I don’t know how it happened, but one day news of ambition reached the ears of my employer. He was a landowner and after school I worked as a dog handler in his lands.

One day I was told by the mandur the great planter wanted to me to report to the mansion on the hill. He wanted to see me. The night before I couldn’t sleep as I thought, he was going to sack me. I have always lived in fear of the great planter. He was always a larger than life to me.

The villagers said he once fought the communist. They raped and killed his wife and children, so he gave them death and though he was shot many times, death had no dominion over him. The Tamil rubber tappers believed, he had made an unholy pact with Durga, the goddess of death so whenever they passed his lands on a full moon, they would pluck a hair from their brow to protect themselves from restless man eating tigers. As Kali was fashioned from the brow hair of the goddess of death.

The taoist believed he was a reincarnation of Mara. They believed the communist had murdered him, but since the planter so loved the land, the spirits of the good earth had taken pity on him and turned a blind eye and so the man who was meant to be on the other side…stayed on with the living.

Then there were those who just believed the bush jacket of the planter was made out of steel mesh that could stop bullets. They called him, the six million dollar man – as the planter wore a glass eye, had a stump leg and his left hand was made out ivory.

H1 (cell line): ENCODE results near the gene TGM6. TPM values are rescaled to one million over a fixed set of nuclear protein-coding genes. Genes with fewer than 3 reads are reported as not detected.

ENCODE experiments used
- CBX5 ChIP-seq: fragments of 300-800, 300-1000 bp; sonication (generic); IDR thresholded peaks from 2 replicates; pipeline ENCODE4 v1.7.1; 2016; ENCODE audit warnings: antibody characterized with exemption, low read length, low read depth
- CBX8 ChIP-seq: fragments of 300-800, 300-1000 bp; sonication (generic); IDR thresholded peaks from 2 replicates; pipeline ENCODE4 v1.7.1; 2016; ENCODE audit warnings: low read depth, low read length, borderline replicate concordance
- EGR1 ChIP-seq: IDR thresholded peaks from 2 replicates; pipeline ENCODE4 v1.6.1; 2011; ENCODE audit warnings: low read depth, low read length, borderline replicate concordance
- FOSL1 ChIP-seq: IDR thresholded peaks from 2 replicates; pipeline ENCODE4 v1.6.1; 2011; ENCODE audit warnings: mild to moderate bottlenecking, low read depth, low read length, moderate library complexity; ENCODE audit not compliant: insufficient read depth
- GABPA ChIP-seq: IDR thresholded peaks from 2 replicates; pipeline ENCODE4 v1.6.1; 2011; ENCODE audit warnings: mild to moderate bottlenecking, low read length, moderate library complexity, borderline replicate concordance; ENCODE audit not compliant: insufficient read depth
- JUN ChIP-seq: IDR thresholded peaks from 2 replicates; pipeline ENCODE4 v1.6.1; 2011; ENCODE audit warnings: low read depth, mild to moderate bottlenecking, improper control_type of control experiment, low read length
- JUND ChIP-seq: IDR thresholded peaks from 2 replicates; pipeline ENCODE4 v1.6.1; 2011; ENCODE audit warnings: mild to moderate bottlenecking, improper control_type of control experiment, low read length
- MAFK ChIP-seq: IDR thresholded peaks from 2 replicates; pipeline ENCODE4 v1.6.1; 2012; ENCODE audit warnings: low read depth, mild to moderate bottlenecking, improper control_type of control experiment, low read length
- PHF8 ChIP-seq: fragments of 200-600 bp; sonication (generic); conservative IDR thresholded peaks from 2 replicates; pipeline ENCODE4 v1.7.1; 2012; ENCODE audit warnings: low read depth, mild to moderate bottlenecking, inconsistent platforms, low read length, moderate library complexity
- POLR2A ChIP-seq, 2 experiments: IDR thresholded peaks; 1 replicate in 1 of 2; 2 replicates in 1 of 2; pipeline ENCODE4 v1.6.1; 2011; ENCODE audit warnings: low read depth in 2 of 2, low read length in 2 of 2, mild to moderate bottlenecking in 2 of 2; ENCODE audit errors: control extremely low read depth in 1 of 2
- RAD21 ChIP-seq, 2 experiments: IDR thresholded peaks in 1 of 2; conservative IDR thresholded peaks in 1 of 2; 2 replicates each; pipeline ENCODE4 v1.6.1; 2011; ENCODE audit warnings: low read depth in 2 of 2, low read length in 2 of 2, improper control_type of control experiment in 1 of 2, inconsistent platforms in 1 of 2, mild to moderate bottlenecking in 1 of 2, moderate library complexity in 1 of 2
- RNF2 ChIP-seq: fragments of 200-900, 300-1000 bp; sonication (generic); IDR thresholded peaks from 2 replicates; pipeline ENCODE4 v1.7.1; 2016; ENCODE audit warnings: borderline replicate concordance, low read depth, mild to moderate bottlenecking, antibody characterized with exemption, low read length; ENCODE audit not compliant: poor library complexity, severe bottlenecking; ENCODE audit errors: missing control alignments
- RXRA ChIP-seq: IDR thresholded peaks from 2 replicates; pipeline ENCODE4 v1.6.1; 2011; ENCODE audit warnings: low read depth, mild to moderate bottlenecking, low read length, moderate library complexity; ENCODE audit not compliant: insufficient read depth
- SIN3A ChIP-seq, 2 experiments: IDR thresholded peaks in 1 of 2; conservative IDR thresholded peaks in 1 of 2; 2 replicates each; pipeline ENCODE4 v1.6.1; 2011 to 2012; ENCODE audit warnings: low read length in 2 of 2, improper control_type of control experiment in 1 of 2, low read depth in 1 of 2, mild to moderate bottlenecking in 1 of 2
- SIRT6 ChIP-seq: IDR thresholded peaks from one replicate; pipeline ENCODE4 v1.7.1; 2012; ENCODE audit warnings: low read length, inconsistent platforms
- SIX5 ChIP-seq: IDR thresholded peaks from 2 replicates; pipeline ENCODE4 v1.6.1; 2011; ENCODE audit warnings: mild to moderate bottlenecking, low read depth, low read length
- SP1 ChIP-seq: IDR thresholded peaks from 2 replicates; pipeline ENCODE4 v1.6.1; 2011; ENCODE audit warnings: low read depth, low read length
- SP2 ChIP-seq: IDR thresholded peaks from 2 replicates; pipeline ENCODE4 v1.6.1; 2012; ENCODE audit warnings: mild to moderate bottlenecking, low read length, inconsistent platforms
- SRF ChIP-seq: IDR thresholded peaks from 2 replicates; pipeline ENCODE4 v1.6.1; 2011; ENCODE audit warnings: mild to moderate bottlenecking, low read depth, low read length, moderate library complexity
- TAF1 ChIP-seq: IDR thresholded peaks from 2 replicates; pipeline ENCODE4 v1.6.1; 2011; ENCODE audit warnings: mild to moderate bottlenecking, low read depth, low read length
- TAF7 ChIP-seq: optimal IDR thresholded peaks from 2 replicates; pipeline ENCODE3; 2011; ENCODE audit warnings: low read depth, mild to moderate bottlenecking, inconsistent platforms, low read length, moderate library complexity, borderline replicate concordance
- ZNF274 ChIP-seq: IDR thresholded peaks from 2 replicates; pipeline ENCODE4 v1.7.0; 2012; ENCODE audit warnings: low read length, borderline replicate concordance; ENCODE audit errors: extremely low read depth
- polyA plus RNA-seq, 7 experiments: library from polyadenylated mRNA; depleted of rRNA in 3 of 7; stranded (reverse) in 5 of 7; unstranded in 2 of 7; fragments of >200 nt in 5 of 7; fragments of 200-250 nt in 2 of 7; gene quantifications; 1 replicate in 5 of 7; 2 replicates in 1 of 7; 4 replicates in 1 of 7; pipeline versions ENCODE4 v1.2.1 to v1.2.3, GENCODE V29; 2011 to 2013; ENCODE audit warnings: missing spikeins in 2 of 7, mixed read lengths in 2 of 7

He smoked a briar pipe. Listened to only Spanish love songs. Drove a land rover with big tires. Wore square dark glasses and sported a pencil moustache like a silent movie film star. I had only seen him a few times. And even then it was only from a distance.

When I saw the planter. He did not bring up the matter. He simply asked whether I was happy with my work as a dog handler. He then went on to explain to me – a man would do well to know his place in this world and if he didn’t know his place, then he would have to be told his place. I told the planter, I did not understand…the planter gave me an example…he told me. A teacher is supposed to impart knowledge. That is his role. But if for some reason this teacher teases me or makes fun or me, then it’s my duty as man to remind him of his role and if necessary to put him in his place. After those words he waved me off.